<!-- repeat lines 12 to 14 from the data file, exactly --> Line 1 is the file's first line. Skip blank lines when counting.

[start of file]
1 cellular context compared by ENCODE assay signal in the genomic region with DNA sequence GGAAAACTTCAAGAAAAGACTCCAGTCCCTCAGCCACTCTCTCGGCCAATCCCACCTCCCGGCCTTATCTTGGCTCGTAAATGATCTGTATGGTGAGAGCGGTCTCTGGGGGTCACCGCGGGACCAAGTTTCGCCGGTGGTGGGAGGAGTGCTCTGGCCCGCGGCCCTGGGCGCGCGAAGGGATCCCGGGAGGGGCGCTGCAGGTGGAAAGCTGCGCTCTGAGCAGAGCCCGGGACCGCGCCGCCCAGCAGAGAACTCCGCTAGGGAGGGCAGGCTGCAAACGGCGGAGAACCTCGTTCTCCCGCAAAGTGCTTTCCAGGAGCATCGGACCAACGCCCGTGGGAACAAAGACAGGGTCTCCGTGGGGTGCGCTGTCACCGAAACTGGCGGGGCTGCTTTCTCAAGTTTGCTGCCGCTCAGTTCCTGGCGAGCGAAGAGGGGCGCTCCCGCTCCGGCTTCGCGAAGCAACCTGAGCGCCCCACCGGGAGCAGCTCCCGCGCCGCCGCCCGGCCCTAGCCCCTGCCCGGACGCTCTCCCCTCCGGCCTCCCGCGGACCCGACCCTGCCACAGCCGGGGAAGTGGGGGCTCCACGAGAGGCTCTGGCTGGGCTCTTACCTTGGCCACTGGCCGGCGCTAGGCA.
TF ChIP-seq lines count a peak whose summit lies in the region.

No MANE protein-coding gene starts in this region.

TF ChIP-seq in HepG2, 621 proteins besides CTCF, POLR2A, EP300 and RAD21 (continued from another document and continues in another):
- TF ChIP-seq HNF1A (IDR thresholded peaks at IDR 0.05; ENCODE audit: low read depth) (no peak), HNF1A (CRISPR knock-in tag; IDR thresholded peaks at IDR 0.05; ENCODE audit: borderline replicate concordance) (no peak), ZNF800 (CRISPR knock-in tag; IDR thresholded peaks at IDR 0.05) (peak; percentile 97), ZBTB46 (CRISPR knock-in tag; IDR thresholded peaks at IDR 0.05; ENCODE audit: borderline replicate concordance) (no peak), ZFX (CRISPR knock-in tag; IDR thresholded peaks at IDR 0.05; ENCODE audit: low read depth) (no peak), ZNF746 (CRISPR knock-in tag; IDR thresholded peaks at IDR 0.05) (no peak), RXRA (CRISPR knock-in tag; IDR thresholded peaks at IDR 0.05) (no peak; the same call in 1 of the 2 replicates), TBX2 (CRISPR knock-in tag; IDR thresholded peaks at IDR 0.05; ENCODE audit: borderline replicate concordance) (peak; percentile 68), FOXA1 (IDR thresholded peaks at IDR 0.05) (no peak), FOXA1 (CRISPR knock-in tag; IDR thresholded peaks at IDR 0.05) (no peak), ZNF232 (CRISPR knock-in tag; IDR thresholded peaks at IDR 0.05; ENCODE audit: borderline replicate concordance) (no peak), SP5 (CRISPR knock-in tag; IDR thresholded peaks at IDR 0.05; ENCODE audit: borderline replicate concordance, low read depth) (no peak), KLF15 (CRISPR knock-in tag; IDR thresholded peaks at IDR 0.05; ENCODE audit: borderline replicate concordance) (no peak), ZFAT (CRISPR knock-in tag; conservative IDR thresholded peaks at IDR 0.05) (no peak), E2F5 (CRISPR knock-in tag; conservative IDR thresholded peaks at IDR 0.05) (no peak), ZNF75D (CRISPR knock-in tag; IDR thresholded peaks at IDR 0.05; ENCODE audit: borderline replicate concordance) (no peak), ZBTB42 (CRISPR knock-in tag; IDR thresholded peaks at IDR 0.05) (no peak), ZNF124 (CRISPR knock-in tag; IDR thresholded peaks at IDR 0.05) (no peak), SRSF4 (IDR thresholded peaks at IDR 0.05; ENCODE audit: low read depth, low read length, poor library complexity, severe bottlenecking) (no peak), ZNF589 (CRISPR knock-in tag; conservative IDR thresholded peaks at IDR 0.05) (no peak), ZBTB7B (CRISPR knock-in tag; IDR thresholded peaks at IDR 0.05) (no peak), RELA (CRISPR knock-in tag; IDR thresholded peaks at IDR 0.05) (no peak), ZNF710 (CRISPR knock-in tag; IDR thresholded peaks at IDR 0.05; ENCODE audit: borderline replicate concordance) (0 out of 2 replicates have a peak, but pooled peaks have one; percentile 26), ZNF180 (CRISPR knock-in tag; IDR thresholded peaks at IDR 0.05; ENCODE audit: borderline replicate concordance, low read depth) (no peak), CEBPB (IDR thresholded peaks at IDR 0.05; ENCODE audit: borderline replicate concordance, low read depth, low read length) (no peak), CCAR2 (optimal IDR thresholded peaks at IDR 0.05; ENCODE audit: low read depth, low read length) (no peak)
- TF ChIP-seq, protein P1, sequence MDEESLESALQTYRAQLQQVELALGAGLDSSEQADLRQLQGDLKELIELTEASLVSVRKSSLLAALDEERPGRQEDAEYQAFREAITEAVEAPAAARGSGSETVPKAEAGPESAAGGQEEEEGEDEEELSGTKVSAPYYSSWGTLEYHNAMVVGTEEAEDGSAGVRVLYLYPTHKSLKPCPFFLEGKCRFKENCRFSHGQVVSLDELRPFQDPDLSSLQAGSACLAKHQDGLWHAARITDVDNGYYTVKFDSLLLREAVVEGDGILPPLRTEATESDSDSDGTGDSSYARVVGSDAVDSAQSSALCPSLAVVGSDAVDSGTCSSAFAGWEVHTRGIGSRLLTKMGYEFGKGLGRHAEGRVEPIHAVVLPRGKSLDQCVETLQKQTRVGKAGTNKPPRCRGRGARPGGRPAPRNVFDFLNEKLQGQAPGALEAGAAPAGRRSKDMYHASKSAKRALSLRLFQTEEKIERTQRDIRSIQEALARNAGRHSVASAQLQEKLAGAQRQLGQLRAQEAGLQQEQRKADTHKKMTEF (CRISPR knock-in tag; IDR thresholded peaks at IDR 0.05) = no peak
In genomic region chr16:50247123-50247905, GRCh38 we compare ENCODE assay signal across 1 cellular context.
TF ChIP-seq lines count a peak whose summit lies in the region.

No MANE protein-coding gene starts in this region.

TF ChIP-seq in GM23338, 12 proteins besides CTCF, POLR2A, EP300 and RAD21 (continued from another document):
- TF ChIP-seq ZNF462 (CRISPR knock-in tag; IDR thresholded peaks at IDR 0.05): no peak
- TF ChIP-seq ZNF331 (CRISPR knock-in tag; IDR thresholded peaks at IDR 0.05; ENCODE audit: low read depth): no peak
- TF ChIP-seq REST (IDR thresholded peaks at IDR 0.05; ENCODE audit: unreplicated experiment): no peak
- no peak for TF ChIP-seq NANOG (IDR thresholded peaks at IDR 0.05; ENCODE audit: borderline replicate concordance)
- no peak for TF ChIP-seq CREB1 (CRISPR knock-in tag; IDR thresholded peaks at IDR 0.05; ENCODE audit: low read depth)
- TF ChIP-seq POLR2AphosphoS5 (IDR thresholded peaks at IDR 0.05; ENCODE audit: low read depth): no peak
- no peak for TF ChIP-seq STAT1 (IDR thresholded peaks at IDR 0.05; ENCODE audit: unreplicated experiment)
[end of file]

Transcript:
- TF ChIP-seq ZNF331 (CRISPR knock-in tag; IDR thresholded peaks at IDR 0.05; ENCODE audit: low read depth): no peak
- TF ChIP-seq REST (IDR thresholded peaks at IDR 0.05; ENCODE audit: unreplicated experiment): no peak
- no peak for TF ChIP-seq NANOG (IDR thresholded peaks at IDR 0.05; ENCODE audit: borderline replicate concordance)